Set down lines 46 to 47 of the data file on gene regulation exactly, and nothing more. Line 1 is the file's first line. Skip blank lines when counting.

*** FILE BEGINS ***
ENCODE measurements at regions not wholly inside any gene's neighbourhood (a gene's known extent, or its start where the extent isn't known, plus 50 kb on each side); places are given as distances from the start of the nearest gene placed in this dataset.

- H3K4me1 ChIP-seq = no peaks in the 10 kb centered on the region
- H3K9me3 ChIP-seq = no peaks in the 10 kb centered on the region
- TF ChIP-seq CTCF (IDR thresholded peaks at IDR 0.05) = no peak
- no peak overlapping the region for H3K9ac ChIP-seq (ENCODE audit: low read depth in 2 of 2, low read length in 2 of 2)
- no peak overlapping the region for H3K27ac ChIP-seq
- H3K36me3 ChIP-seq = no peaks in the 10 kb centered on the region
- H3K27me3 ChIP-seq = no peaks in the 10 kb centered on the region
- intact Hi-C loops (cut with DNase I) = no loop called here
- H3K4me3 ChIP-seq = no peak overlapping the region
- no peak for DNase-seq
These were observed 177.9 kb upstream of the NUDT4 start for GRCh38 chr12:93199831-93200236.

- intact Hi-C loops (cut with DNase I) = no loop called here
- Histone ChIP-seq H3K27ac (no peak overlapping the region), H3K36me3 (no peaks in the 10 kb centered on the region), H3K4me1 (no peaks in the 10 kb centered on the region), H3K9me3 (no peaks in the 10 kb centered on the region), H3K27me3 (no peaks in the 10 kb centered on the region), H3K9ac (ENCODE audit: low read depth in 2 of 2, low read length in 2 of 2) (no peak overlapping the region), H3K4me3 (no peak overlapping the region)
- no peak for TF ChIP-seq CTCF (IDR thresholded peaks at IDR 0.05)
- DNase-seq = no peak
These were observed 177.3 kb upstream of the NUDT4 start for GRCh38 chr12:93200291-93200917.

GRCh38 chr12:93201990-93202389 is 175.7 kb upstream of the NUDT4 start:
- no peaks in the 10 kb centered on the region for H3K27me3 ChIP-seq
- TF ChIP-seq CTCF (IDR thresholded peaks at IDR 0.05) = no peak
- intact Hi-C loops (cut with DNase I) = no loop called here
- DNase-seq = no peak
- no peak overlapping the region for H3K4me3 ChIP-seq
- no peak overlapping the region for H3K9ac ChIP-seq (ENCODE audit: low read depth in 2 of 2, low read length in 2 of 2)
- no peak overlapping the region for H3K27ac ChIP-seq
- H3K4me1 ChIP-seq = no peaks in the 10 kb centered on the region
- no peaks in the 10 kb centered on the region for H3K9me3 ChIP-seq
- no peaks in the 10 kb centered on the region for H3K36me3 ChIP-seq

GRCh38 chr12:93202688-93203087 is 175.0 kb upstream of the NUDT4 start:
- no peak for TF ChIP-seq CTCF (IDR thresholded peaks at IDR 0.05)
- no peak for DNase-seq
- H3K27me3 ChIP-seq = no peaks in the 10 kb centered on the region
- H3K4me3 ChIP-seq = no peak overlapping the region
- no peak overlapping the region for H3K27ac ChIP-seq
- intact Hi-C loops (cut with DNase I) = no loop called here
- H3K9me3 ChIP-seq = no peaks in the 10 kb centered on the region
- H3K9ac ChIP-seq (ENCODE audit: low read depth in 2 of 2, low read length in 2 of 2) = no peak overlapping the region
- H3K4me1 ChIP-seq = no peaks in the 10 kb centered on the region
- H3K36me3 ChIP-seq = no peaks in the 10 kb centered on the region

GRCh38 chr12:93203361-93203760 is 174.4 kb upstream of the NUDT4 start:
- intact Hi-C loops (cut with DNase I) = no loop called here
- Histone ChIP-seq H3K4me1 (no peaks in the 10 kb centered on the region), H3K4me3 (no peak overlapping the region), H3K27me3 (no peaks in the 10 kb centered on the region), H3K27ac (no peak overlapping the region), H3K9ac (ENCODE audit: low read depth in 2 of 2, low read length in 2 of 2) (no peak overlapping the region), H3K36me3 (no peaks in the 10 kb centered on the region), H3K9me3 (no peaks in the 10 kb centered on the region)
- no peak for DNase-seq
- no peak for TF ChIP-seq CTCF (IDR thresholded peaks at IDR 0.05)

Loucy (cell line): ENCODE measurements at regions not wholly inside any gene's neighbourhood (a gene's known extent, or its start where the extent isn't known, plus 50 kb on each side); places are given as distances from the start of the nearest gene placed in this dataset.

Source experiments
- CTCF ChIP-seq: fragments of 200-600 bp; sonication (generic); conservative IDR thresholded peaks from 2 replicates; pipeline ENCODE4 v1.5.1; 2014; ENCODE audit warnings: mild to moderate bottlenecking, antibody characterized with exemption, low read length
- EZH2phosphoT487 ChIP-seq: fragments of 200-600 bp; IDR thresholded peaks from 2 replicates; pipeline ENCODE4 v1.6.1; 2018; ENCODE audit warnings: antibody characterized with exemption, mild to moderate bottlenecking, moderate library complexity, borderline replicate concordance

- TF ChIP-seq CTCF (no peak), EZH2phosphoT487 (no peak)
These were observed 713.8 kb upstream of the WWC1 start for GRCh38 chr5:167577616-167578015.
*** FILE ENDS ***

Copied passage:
Source experiments
- CTCF ChIP-seq: fragments of 200-600 bp; sonication (generic); conservative IDR thresholded peaks from 2 replicates; pipeline ENCODE4 v1.5.1; 2014; ENCODE audit warnings: mild to moderate bottlenecking, antibody characterized with exemption, low read length